Some 20 years later on chess is now among the most popular television sports in Norway. In 2021 national television channels for more than 100 days will send chess for 3–4 hours or more. The main reason for this revolutionary change obviously in the outstanding and lasting success of the Norwegian chess world champion Magnus Carlsen. Still, although world class results from an athlete might be neccessary for a «new» sport to get a breakthrough in national television, it is no way a guarantee to keep up the pace and stay on the screen. Chess became an ongoing success in Norwegian television much because the chess community succeeded to tell the story about our sport, and to make our fascination understandable for average sportfans and many other people never ever having touched a chess piece. Curling meanwhile has been fairly successful and remains a television sport for the international championships, although the 2002 Olympiad probably still ranks as the high mark in the history about public attention for curling in Norway.


For the last three years I have been writing a book about the history of the Olympic Winter Games. Writing about curling turned out to be a challenge as I found very few useful books about the sport. A big plus was detailed statistics on internet pages about curling, and many important matches from the last 10–15 years could be seen while listening to insightful commentators. Still I got the feeling that curling, which since 2002 is my personal favourite sport to follow during Olympic Winter Games, is still getting much less attention than it deserves. This due to a combination of two partly related factors which chess also struggles with in many countries today, and which definitely was a problem for chess in Norway in 2002 The first factor was that the biggest newspapers and television channels had the sport far down on their priority list. The second factor was that the sport community itself failed to tell the story, explain the fascination and reach out to a larger crowd outside the group of active athletes.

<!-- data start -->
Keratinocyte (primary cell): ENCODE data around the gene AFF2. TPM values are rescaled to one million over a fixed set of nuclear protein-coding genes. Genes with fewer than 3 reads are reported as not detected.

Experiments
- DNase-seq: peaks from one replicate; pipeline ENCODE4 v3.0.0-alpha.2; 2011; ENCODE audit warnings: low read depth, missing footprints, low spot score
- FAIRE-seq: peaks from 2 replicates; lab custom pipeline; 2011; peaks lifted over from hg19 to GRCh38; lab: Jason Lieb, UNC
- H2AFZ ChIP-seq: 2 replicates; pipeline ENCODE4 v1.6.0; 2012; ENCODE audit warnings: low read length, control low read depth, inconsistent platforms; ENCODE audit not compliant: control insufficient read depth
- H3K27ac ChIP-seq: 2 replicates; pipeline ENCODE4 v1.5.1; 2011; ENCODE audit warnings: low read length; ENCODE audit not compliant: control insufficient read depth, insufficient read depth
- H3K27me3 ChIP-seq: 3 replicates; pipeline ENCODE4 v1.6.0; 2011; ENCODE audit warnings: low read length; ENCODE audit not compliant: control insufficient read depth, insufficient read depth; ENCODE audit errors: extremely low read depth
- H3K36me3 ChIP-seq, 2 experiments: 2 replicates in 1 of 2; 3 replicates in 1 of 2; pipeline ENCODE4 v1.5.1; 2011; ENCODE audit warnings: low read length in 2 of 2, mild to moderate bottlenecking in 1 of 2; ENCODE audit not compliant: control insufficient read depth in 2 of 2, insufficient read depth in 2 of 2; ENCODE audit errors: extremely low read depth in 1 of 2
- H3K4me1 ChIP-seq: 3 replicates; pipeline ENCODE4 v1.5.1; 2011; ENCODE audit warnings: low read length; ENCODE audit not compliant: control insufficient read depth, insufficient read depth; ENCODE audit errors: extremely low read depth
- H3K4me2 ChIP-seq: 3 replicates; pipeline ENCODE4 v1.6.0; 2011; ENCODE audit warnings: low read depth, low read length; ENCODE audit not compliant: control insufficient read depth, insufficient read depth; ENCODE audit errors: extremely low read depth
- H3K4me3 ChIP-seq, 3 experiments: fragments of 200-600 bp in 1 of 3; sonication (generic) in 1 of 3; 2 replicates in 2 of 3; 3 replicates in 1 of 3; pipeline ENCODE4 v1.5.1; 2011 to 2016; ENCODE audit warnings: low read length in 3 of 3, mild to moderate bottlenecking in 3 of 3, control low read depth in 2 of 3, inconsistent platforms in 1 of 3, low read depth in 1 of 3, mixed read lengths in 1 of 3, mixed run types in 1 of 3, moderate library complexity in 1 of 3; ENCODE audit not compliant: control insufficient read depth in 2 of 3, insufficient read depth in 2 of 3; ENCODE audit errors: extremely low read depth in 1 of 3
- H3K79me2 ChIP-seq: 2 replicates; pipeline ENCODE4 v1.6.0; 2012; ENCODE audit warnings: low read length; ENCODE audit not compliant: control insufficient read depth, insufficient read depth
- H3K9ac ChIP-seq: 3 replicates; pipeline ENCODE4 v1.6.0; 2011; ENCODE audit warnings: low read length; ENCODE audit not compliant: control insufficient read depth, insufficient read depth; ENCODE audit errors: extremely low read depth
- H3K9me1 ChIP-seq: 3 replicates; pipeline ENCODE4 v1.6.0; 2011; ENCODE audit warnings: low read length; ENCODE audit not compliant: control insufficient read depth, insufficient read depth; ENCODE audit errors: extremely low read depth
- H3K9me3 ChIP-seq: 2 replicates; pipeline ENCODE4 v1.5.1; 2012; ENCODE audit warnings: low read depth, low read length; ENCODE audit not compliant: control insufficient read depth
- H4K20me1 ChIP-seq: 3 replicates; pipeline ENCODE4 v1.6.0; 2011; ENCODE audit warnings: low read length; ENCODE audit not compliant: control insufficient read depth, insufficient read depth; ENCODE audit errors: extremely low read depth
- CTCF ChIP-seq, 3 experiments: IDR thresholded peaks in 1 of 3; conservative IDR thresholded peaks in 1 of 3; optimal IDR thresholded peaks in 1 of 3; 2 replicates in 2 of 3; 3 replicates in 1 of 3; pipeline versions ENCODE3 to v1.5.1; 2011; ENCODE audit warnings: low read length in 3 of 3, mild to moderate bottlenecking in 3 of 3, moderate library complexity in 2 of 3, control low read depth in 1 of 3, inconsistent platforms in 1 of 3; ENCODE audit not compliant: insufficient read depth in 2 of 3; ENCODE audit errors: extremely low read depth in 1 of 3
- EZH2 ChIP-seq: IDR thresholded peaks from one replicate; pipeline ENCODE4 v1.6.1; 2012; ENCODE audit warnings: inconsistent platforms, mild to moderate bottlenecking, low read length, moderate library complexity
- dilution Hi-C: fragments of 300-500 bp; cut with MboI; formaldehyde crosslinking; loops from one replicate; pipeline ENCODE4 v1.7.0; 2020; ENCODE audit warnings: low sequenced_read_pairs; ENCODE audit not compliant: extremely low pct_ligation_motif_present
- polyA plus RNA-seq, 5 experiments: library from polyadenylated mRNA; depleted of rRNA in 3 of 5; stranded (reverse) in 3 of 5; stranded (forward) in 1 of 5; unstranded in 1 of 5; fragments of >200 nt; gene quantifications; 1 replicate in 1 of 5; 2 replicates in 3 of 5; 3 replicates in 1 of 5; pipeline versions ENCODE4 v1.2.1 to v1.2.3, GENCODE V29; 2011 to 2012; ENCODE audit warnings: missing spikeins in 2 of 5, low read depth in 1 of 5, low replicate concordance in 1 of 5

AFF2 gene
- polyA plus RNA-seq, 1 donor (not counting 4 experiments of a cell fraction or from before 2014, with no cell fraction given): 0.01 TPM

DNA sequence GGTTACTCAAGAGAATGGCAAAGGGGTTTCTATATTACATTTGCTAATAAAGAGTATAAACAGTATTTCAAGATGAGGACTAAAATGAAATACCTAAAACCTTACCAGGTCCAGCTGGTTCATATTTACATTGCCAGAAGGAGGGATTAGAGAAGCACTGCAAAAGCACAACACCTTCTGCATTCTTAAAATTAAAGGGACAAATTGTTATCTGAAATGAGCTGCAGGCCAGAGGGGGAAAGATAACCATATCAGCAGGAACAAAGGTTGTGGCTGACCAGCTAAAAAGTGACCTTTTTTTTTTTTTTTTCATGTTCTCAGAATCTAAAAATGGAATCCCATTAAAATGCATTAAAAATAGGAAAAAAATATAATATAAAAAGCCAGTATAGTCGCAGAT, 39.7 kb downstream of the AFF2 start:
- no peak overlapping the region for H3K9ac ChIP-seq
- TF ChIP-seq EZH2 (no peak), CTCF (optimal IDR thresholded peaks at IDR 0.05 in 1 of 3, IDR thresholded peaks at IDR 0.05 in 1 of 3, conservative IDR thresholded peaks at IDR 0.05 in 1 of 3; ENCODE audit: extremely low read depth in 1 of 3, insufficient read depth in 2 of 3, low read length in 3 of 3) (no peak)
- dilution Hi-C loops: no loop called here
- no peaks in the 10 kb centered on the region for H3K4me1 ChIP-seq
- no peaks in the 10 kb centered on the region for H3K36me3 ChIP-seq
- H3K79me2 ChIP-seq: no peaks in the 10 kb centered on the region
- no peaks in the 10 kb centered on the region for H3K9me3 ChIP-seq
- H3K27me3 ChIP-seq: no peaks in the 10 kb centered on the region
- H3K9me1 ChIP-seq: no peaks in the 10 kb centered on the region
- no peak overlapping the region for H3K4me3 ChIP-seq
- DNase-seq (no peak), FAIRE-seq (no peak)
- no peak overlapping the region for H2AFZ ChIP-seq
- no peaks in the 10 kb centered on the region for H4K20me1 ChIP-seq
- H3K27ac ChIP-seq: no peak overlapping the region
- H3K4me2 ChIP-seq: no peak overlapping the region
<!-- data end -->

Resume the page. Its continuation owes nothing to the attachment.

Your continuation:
Obviously, our nine daily reports from this year´s European Championship will not make any revolutionary changes to that situation for the curling community. Still I hope it can be a small contribution to improve the situation. Having spent thousands of hours trying to make the fascination and excitement of chess understandable to more people outside of the chess family, I will now test out whether I can within one hundred hours help to make the fascination and the excitement of curling a little more understandable to some more people outside the established curling families in Norway and other countries.


I hope of course that our daily reports can be an interesting read also for many active players and experts following the European Championships. The main goal still will be to reach more of the people who are no way experts and have never been active curling players, but still might be interested to follow the sport for this championship, the Olympic Winter Games of 2022 and other upcoming championships.


This is a first time try with curling writing for me. It might very well also end up like a last time try. Anyway: When the European Championship this year is arranged within my home area, and the constructive organizing committee wanted to give it a try, this was a meaningful intellectual challenge I could not resist.


Comments and suggested improvements will reach me during the road if sent to hansolahlum@gmail.com – although I hope you understand that I will probably not have the time to answer until after the finals … Much too many exciting curling matches are coming up meanwhile! Whether you will enjoy our daily reports or not, I hope you will enjoy following this European Championship as much as I for sure will do!